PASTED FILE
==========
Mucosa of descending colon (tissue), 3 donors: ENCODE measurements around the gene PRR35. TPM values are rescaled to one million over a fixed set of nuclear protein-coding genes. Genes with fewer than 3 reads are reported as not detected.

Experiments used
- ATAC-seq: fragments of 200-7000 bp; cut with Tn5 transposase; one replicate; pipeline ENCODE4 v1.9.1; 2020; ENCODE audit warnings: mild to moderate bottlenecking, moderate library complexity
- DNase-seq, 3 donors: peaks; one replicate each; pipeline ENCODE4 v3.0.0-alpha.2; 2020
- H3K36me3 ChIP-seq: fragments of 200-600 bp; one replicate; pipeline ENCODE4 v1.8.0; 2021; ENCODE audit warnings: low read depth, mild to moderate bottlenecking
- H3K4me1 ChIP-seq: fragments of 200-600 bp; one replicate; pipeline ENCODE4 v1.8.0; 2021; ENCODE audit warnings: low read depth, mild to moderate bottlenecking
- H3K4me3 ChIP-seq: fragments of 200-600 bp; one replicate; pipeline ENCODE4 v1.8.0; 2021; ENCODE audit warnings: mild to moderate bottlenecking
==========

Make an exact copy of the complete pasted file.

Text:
Mucosa of descending colon (tissue), 3 donors: ENCODE measurements around the gene PRR35. TPM values are rescaled to one million over a fixed set of nuclear protein-coding genes. Genes with fewer than 3 reads are reported as not detected.

Experiments used
- ATAC-seq: fragments of 200-7000 bp; cut with Tn5 transposase; one replicate; pipeline ENCODE4 v1.9.1; 2020; ENCODE audit warnings: mild to moderate bottlenecking, moderate library complexity
- DNase-seq, 3 donors: peaks; one replicate each; pipeline ENCODE4 v3.0.0-alpha.2; 2020
- H3K36me3 ChIP-seq: fragments of 200-600 bp; one replicate; pipeline ENCODE4 v1.8.0; 2021; ENCODE audit warnings: low read depth, mild to moderate bottlenecking
- H3K4me1 ChIP-seq: fragments of 200-600 bp; one replicate; pipeline ENCODE4 v1.8.0; 2021; ENCODE audit warnings: low read depth, mild to moderate bottlenecking
- H3K4me3 ChIP-seq: fragments of 200-600 bp; one replicate; pipeline ENCODE4 v1.8.0; 2021; ENCODE audit warnings: mild to moderate bottlenecking